microvolt receiver with antenna..

Thread Starter

styven

Joined Jun 1, 2016
36
The frequency ratio for such a wide band of frequencies is large, while the capacitance ratio for most variable capacitors in real circuits is much smaller. So if you want a resonant antenna, which provides greater sensitivity, a switching arrangement would be required. But most such antennas only have one turn of wire, centered inside the shielding tube by means of beads of a suitable diameter to slide freely while still holding the wire centered. This is done to reduce the capacitance to the tube, which would reduce the tuning range as well as the sensitivity. For a detailed circuit of such antennas visit the "schematics for free" website, which has all kinds of circuits including a number of amplified loop antennas.
I don't provide a link, you will need to visit the site and use the directory tree to locate the circuit drawing. That does require a bit of focus and a minute or two of clicking, but the site is interesting enough that the search can be fun.
misterBill2, you very polite-)
thxs again, i will try there on sit you said-)
 

MisterBill2

Joined Jan 23, 2018
6,309
misterBill2, you very polite-)
thxs again, i will try there on sit you said-)
I am happy to be able to share my insights with others, and some of the threads are very interesting here. Besides all of that, there is that ever-present reminder to be polite and treat folks well. In this particular thread it will be very interesting to see how the project actually functions, given that my knowledge of ionic chemistry is fairly limited, and that it has been many years since I studied chemistry. So we will all be quite educated by the results of this project.
 

Thread Starter

styven

Joined Jun 1, 2016
36
I am happy to be able to share my insights with others, and some of the threads are very interesting here. Besides all of that, there is that ever-present reminder to be polite and treat folks well. In this particular thread it will be very interesting to see how the project actually functions, given that my knowledge of ionic chemistry is fairly limited, and that it has been many years since I studied chemistry. So we will all be quite educated by the results of this project.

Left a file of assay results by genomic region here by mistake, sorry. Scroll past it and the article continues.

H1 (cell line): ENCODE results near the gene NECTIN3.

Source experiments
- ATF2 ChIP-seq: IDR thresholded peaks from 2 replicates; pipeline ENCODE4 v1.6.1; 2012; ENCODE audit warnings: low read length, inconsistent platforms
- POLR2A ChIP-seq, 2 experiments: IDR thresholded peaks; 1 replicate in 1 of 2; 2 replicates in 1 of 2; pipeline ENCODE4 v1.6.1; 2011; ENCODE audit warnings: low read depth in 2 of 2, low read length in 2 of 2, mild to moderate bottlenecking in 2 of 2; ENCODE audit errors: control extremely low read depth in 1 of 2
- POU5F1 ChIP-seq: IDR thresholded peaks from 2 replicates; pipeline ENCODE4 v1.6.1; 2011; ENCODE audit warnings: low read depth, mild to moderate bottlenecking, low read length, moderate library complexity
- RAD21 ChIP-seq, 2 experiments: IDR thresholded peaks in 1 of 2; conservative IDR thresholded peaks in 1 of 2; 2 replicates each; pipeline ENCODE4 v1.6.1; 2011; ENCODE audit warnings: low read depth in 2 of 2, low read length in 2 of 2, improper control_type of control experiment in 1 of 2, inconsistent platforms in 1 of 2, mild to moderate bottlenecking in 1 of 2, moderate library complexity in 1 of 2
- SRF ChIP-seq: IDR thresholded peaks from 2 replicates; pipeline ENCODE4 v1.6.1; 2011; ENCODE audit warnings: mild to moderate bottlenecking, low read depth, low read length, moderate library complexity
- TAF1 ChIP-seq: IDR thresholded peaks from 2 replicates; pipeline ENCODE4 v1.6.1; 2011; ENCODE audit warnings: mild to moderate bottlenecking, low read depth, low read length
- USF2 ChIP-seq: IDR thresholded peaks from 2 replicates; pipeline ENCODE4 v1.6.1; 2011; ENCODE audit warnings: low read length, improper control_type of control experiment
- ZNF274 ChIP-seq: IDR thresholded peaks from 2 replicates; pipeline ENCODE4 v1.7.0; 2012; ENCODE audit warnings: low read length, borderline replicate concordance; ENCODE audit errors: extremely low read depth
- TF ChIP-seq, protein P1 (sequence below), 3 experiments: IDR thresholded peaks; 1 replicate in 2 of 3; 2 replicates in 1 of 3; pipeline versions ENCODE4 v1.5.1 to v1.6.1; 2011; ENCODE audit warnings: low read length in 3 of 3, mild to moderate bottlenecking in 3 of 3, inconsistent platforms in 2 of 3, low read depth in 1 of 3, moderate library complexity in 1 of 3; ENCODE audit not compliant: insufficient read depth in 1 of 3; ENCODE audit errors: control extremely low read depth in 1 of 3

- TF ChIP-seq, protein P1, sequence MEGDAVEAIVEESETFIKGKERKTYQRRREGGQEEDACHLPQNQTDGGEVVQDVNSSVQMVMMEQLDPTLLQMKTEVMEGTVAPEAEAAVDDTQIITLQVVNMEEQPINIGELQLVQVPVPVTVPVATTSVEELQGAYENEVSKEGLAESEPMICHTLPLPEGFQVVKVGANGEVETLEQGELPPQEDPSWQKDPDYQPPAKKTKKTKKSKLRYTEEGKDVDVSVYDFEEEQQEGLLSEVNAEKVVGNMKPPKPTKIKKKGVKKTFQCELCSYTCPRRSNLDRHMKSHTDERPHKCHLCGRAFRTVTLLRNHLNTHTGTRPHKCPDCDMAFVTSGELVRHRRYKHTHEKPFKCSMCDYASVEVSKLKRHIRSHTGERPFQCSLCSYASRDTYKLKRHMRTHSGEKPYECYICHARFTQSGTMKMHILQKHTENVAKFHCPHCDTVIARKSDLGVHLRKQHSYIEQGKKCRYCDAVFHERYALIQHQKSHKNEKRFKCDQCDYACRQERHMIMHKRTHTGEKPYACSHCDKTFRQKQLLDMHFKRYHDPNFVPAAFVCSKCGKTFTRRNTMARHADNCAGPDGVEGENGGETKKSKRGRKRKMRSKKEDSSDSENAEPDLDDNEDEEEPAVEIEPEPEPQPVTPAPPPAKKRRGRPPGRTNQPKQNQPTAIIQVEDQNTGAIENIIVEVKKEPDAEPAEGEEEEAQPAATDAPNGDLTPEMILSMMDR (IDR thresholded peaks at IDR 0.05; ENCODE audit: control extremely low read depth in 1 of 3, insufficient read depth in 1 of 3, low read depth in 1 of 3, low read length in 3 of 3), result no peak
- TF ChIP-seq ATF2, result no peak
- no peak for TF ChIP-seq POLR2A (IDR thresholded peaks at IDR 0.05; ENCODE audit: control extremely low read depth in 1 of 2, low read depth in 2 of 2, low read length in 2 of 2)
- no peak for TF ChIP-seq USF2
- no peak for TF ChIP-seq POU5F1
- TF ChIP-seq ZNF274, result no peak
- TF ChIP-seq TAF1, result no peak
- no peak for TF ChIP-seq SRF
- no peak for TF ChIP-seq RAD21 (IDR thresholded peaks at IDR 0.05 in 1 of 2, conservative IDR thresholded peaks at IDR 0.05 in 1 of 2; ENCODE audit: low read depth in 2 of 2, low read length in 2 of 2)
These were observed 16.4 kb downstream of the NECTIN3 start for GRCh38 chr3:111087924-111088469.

very very good-) i;mhappy too
i like that hobyy to do, and why not ?you never know the surprises.
but good you give me ideas, and will be better if you saw to me with your plan how to start, with one
frequency
which frequency for you is good to make that coil antenna? and i will start to build with my pleasure-) and if eazy for you put here in coated photo..))
 
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The 100 uV/m comment was in regard to the hundreds of volts per meter comment by you in post #27.

In 1992 I was taking field strength measurements like the one below. Units are volts per meter in the VLF band, measured 50 cm from unit under test. It looks like the smaller field was about 250 mv/meter, well below hundreds (those occurred too).
View attachment 153862
My 100's of Volts comment was pertinent to an electrical storm as I said so we are going cross purposes here unless you are saying you were 50cm from an electrical storm strike. ;-)
In any event I was just trying to illustrate that a field mill to pick up such teeny signals through air in this way will have to take into account the immense source impedance inherent with air (without the benefit of ionised gasses as in a storm) and the infinitesimal capacitance of the mill against the low input impedance and relatively high capacitance of the ADC sample and hold. The Wiki article shows a differential buffer amplifier to match the one to the other. Without it I think the results would be erratic at best and random most likely.
If somebody has the time and equipment to do the experimental comparison would be interesting.
 
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